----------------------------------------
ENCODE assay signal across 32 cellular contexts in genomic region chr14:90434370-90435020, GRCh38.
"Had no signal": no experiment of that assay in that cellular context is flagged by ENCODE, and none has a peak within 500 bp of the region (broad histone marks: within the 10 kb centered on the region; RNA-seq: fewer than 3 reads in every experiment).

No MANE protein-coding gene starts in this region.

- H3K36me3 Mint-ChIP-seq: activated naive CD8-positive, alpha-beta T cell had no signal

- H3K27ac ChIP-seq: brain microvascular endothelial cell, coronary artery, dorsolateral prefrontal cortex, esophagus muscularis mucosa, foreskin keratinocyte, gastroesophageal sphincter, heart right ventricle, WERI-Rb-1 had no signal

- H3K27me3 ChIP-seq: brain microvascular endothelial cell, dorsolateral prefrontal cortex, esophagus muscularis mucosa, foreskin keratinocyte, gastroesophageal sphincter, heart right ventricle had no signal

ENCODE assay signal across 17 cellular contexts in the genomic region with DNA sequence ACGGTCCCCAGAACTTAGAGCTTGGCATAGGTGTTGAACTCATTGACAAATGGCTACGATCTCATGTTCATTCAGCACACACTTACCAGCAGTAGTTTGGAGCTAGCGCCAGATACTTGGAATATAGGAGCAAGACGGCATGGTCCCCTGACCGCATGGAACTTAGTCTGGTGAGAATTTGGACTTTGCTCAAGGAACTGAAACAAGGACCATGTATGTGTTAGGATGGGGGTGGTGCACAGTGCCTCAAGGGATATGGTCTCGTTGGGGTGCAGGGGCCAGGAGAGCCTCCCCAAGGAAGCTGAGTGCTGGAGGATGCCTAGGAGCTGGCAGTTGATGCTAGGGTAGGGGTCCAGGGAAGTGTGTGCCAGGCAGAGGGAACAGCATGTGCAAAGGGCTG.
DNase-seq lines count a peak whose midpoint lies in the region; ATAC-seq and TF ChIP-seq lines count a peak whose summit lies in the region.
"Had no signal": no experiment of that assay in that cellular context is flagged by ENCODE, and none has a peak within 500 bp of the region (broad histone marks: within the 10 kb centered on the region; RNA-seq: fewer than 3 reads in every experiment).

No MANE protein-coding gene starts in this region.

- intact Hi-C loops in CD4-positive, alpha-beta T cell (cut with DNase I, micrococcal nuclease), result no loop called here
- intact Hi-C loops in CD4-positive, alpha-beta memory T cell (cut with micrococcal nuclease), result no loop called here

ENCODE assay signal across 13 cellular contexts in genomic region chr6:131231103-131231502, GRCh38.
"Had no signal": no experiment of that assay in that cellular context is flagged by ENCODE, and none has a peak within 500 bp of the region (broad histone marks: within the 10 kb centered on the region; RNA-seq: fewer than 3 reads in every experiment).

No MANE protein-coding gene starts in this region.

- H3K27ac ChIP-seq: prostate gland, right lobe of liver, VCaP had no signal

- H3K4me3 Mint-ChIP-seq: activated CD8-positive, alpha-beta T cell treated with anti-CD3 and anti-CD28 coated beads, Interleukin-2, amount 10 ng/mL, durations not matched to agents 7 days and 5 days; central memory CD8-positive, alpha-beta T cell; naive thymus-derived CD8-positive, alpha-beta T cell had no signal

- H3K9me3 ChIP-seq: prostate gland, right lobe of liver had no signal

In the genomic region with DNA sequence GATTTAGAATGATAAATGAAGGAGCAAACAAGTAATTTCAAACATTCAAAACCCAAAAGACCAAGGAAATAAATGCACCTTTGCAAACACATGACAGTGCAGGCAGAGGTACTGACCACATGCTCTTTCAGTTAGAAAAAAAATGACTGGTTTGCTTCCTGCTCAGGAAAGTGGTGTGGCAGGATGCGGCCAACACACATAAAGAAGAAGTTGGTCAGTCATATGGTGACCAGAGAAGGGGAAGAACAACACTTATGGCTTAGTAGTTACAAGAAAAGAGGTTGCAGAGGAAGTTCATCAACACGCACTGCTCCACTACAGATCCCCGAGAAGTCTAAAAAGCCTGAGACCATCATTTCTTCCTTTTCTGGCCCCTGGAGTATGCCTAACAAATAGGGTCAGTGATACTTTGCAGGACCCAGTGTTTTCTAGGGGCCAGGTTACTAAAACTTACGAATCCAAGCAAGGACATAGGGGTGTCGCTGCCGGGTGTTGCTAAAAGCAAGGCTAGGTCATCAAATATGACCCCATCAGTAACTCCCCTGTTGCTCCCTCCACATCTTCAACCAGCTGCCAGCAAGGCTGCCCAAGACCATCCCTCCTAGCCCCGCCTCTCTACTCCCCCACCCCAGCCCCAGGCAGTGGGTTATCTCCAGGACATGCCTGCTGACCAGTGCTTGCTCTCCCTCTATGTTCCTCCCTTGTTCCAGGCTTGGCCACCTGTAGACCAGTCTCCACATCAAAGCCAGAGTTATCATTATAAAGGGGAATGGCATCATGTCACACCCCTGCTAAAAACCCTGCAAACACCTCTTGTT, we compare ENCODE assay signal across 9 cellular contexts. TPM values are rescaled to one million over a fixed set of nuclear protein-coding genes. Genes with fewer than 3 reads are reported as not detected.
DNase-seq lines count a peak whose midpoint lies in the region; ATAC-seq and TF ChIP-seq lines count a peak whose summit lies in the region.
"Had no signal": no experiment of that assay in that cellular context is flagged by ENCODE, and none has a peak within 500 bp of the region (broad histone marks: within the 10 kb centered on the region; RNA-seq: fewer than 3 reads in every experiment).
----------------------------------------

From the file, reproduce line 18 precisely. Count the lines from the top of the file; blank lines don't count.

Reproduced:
- H3K9me3 ChIP-seq: prostate gland, right lobe of liver had no signal